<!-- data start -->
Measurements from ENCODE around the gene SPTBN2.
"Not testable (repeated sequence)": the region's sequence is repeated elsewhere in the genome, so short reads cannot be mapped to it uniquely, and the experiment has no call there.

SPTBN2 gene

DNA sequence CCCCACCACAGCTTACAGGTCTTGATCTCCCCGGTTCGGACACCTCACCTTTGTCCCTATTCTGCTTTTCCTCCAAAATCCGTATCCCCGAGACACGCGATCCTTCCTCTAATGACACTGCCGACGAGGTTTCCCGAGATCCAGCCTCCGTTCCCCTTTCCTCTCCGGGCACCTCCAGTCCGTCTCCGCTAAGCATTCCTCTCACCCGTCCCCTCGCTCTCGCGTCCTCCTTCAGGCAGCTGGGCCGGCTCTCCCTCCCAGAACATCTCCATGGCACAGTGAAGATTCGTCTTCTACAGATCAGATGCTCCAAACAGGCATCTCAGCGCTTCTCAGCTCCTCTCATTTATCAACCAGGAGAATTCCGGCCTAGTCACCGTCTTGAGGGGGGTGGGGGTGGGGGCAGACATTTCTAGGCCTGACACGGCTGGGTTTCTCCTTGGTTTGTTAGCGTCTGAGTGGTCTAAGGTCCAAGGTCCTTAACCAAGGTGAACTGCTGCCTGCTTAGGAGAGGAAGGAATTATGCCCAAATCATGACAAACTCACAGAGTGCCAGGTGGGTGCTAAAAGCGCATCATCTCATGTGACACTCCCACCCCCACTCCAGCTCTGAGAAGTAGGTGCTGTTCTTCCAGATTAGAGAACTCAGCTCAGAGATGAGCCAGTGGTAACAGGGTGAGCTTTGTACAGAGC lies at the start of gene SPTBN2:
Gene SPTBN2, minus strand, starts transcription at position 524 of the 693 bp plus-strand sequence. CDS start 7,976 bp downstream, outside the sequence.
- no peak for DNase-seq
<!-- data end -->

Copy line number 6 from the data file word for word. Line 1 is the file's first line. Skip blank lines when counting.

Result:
- no peak for DNase-seq